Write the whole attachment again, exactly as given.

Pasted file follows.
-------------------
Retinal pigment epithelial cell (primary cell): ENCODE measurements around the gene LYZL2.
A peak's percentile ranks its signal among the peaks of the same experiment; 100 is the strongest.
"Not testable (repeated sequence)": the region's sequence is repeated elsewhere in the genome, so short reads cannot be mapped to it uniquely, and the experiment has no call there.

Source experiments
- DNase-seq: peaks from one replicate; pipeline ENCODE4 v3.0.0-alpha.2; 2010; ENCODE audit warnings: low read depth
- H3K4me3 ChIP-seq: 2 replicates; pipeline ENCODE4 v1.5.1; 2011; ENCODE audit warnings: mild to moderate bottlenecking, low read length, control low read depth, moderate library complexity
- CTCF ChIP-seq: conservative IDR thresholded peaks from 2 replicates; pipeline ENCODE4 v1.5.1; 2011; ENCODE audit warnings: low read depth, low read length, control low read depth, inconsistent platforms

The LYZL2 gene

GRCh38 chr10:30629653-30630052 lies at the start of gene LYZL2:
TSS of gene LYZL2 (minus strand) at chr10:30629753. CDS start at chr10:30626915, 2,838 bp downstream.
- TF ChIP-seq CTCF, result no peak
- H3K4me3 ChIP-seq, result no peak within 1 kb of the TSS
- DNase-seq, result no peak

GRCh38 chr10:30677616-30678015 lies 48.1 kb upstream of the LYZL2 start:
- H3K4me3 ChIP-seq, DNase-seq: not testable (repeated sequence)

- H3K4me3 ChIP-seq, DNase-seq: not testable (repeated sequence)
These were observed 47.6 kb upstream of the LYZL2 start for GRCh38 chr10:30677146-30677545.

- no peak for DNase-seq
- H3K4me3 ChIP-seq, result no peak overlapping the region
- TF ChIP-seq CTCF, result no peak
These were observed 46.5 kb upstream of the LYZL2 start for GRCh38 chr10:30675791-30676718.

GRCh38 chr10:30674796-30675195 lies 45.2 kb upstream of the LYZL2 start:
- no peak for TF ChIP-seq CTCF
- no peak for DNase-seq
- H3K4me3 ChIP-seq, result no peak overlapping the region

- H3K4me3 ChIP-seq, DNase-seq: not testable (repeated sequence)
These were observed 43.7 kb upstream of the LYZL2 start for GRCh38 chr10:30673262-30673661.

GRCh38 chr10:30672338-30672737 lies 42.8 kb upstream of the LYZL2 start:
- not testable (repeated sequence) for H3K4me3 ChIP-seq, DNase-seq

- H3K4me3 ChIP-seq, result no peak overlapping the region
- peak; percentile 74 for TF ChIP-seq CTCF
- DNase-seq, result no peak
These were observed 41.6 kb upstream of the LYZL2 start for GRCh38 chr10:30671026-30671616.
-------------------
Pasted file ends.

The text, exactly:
Retinal pigment epithelial cell (primary cell): ENCODE measurements around the gene LYZL2.
A peak's percentile ranks its signal among the peaks of the same experiment; 100 is the strongest.
"Not testable (repeated sequence)": the region's sequence is repeated elsewhere in the genome, so short reads cannot be mapped to it uniquely, and the experiment has no call there.

Source experiments
- DNase-seq: peaks from one replicate; pipeline ENCODE4 v3.0.0-alpha.2; 2010; ENCODE audit warnings: low read depth
- H3K4me3 ChIP-seq: 2 replicates; pipeline ENCODE4 v1.5.1; 2011; ENCODE audit warnings: mild to moderate bottlenecking, low read length, control low read depth, moderate library complexity
- CTCF ChIP-seq: conservative IDR thresholded peaks from 2 replicates; pipeline ENCODE4 v1.5.1; 2011; ENCODE audit warnings: low read depth, low read length, control low read depth, inconsistent platforms

The LYZL2 gene

GRCh38 chr10:30629653-30630052 lies at the start of gene LYZL2:
TSS of gene LYZL2 (minus strand) at chr10:30629753. CDS start at chr10:30626915, 2,838 bp downstream.
- TF ChIP-seq CTCF, result no peak
- H3K4me3 ChIP-seq, result no peak within 1 kb of the TSS
- DNase-seq, result no peak

GRCh38 chr10:30677616-30678015 lies 48.1 kb upstream of the LYZL2 start:
- H3K4me3 ChIP-seq, DNase-seq: not testable (repeated sequence)

- H3K4me3 ChIP-seq, DNase-seq: not testable (repeated sequence)
These were observed 47.6 kb upstream of the LYZL2 start for GRCh38 chr10:30677146-30677545.

- no peak for DNase-seq
- H3K4me3 ChIP-seq, result no peak overlapping the region
- TF ChIP-seq CTCF, result no peak
These were observed 46.5 kb upstream of the LYZL2 start for GRCh38 chr10:30675791-30676718.

GRCh38 chr10:30674796-30675195 lies 45.2 kb upstream of the LYZL2 start:
- no peak for TF ChIP-seq CTCF
- no peak for DNase-seq
- H3K4me3 ChIP-seq, result no peak overlapping the region

- H3K4me3 ChIP-seq, DNase-seq: not testable (repeated sequence)
These were observed 43.7 kb upstream of the LYZL2 start for GRCh38 chr10:30673262-30673661.

GRCh38 chr10:30672338-30672737 lies 42.8 kb upstream of the LYZL2 start:
- not testable (repeated sequence) for H3K4me3 ChIP-seq, DNase-seq

- H3K4me3 ChIP-seq, result no peak overlapping the region
- peak; percentile 74 for TF ChIP-seq CTCF
- DNase-seq, result no peak
These were observed 41.6 kb upstream of the LYZL2 start for GRCh38 chr10:30671026-30671616.